• Charles Heighton

It is time for a change in IPO’s

By Charles Heighton – Markets Editor at The London Financial & VP of Trading at King’s Global Markets

We are supposed to be in a great new age of shareholder activism and modern management where all stakeholders are considered during business decisions. At least that is what the business world has led us to believe.

Last year Jamie Dimon, the long-standing CEO of JP Morgan, announced changes to the Business Roundtable’s Statement of the Purpose of a Corporation. These changes meant that the 181 leading CEOs that are part of the Business Roundtable agreed to now act in the interest of all stakeholders not just shareholders. If these words were genuine, then these businesses should be embodying this change.

On Wednesday, the UK-based online retailer, The Hut Group (THG) went public. It was the largest UK IPO in five years. By some measures it was a resounding success, as the stock popped 20% on the open and climbed from there, but by other metrics, this listing was a failure.

The founder of THG, Matthew Moulding is the Chairman and CEO an archaic structure that is highly frowned up for governance reasons. The 2018 UK Corporate Governance Code prevents any company with this structure from being a premium listing, which means they cannot join a UK index like the FTSE 100. Arguably, all stakeholders would be better off in a FTSE eligible company, rather than one that chooses to focus more power in the founder's hands.

Mr. Moulding also has the ability to veto any unsolicited bids for the company for three years. This is definitely not in the interest of anyone other than Mr. Moulding who might lose his role if a takeover occurred. Why should he have the ability to veto a bid that could benefit all stakeholders?

In my opinion, the most egregious aspect of this listing is the relationships that THG has to other companies that Mr. Moulding controls. These other companies receive £19 million in rent from THG annually. This reminds me of the structures that Adam Neumann used to enrich himself during his CEO tenure at WeWork. These deals eventually in part led to Mr. Neumann’s removal. I find it strange that investors have decided that this kind of conflict is now okay less than a year later.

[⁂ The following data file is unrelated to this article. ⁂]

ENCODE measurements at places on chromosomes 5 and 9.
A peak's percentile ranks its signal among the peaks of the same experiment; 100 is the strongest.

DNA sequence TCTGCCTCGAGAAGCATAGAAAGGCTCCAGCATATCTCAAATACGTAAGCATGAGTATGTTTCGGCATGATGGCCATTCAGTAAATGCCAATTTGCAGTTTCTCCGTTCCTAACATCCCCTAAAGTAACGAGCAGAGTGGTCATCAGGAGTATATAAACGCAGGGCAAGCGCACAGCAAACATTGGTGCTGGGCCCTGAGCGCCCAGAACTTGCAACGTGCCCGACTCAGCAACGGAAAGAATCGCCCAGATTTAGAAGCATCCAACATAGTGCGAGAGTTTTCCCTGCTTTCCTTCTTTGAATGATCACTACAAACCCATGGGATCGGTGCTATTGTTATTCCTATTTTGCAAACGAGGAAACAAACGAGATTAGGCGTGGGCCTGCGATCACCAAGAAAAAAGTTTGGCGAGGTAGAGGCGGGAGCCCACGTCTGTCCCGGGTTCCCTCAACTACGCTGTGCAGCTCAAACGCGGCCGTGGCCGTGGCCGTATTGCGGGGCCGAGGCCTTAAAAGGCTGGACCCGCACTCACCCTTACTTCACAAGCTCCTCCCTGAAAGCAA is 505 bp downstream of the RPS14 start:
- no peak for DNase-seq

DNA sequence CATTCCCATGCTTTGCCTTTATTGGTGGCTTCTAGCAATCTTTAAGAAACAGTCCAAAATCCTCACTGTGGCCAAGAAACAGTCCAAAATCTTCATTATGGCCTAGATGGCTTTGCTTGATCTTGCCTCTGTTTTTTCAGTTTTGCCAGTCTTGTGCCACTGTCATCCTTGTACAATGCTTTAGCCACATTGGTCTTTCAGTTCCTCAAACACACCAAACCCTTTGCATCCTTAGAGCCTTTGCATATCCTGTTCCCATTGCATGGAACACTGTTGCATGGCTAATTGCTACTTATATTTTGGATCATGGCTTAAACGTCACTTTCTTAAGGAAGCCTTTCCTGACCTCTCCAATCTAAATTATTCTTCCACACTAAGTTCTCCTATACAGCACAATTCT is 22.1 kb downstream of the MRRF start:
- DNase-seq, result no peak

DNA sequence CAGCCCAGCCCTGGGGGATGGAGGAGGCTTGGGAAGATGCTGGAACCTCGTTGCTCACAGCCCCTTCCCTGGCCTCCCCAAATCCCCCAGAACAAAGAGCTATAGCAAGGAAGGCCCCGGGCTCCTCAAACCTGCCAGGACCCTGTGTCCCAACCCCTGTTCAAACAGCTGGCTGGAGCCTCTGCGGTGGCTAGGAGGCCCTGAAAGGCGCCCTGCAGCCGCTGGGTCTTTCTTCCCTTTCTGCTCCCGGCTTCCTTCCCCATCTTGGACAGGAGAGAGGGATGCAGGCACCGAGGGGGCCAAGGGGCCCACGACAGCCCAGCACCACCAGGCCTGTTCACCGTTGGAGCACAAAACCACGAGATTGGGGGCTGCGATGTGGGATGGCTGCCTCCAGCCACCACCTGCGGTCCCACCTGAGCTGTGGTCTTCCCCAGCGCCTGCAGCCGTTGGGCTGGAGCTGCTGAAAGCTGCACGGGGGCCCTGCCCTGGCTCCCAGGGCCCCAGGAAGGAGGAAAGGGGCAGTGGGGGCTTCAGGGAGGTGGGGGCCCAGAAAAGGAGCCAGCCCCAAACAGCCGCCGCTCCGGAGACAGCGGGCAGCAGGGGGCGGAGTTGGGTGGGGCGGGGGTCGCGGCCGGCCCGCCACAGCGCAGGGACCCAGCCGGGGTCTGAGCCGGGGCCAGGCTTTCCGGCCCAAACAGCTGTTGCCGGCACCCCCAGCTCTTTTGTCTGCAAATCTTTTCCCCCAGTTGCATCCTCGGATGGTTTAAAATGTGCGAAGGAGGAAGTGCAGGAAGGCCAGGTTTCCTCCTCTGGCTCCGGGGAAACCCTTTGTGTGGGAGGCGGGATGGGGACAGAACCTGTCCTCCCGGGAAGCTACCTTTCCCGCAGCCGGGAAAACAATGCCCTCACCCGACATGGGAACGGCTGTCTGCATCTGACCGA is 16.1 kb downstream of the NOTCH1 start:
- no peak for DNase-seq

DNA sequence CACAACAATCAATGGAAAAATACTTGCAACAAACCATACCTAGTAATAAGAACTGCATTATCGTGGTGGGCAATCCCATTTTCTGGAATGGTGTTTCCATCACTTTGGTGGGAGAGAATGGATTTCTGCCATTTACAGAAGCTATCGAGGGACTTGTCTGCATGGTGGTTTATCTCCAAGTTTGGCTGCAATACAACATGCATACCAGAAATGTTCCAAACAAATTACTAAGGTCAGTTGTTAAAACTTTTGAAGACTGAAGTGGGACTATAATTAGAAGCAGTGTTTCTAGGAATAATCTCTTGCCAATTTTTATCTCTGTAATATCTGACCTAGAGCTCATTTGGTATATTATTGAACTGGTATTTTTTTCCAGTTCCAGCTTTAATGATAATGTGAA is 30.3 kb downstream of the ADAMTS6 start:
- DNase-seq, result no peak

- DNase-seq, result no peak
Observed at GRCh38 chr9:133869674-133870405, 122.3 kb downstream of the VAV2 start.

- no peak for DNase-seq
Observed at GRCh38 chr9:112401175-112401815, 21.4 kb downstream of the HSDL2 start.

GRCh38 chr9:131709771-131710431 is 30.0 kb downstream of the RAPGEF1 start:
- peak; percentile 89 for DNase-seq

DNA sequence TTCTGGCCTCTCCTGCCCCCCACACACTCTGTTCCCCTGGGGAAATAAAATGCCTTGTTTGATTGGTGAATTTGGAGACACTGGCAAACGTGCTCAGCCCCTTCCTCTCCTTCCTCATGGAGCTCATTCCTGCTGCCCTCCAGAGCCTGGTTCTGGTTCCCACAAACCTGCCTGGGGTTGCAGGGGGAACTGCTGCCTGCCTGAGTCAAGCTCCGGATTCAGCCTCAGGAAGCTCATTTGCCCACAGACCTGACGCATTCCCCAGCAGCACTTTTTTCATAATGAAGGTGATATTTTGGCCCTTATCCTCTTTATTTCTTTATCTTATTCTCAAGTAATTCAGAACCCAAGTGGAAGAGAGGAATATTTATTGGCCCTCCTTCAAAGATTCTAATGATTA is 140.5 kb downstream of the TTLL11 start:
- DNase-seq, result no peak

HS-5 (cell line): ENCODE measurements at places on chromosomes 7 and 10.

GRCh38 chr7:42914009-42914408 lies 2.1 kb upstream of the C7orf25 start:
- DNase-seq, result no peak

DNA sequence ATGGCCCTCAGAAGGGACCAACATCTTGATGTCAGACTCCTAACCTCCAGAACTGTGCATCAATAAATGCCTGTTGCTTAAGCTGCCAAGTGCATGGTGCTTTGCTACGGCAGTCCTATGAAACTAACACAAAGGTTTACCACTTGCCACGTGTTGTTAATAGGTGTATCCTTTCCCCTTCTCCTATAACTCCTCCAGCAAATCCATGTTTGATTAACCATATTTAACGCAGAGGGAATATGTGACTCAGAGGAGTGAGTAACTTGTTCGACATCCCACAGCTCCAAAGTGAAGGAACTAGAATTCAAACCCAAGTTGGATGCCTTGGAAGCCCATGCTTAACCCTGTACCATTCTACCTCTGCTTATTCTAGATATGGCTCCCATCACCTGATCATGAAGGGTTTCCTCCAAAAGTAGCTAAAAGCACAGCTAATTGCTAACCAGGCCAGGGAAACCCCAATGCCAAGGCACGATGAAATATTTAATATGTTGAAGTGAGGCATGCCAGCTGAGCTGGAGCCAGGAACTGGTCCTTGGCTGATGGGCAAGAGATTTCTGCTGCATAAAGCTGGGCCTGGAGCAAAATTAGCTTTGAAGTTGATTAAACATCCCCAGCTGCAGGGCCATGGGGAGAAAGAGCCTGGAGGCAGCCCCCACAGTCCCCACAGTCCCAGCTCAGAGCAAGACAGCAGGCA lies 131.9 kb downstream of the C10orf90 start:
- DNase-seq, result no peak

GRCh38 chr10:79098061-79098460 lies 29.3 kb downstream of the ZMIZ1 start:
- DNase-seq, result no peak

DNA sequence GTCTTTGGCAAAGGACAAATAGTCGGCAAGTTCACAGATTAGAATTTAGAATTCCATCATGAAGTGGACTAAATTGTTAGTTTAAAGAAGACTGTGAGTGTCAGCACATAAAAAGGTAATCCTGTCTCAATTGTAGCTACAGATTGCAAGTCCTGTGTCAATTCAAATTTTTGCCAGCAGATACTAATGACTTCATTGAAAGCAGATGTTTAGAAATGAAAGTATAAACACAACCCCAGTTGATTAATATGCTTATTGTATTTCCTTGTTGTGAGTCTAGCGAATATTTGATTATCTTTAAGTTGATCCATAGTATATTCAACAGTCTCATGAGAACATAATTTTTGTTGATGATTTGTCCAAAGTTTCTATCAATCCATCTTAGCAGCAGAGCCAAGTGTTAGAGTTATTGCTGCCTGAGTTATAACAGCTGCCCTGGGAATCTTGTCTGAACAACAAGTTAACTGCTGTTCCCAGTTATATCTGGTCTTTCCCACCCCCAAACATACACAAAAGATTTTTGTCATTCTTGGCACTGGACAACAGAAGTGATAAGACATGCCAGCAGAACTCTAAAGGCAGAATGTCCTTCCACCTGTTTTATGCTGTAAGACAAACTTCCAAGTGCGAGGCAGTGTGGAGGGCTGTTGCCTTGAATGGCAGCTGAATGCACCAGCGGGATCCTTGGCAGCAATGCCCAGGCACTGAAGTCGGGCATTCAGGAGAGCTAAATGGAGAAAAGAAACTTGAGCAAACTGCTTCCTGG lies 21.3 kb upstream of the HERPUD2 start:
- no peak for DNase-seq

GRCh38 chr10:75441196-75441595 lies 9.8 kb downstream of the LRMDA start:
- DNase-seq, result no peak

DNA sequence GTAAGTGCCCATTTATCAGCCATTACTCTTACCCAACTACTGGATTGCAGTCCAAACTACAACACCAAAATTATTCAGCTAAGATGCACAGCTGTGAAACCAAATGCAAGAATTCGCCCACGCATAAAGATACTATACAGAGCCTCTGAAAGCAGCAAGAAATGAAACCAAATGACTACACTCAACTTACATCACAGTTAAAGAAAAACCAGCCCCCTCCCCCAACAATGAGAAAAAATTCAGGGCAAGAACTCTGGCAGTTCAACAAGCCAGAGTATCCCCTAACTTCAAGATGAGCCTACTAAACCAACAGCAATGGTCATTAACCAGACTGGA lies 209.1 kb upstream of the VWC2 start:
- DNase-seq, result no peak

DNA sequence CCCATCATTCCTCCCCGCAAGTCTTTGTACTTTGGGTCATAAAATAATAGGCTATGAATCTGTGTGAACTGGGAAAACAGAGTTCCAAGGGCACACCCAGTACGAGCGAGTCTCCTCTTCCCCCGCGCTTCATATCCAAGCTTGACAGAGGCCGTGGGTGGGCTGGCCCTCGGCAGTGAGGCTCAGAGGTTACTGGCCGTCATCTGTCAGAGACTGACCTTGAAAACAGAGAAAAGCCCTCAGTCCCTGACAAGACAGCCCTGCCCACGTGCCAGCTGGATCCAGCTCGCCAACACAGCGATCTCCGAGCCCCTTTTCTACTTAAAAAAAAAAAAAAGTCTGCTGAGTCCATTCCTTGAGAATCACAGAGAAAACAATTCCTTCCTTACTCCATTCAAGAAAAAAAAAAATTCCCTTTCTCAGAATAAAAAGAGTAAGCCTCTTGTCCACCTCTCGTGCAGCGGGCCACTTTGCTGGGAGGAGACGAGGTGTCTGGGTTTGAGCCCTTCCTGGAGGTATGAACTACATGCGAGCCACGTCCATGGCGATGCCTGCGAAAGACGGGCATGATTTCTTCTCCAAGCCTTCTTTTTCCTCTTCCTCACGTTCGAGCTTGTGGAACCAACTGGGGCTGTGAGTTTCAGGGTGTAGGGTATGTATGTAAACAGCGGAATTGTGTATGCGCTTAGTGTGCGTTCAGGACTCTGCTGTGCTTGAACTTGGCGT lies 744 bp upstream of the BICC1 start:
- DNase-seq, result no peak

THG was advised by several major banks, one of which was JP Morgan. I find it almost laughable that Jamie Dimon can claim to be hailing a new age of stakeholder focus while still allowing his bankers to execute such one-sided structures.

JPM is not the only one to blame though. Goldman Sachs also advised THG despite the bank’s Asset Management arm being a signatory of the 2012 UK Stewardship Code, which is designed to promote a high standard of Corporate Governance. While the two divisions of the bank should not be directly linked, it is odd that one side believes in corporate governance while the other is helping founders dodge oversight.

The drought of European IPO’s this year may have led to laxer standards, but that should not be an excuse. Investors should not be rewarding this kind of structure even if THG is a great company beyond these considerations. Since institutional investors are the primary buyers of IPO’s, they should be forcing the kind of change that is needed to instill good corporate governance across all corporations.

Allowing THG to IPO with these structures was a failure of many parties who are supposed to be focusing on the needs of all stakeholders. In the near future, I hope that advisors, institutional investors and even founders will stop allowing power to be so concentrated in one person. Businesses are rarely hurt by too much corporate governance, but a lack of it can be disastrous. This year alone, Luckin Coffee, NMC Health and Wirecard have had extensive frauds uncovered. Good governance could have prevented these frauds and protected stakeholders.

It is time that advisors, founders and IPO investors are held accountable for allowing these kind of structures to remain despite the obvious benefits of good governance. When this happens, we will be one step closer to a stakeholder-focused economy.






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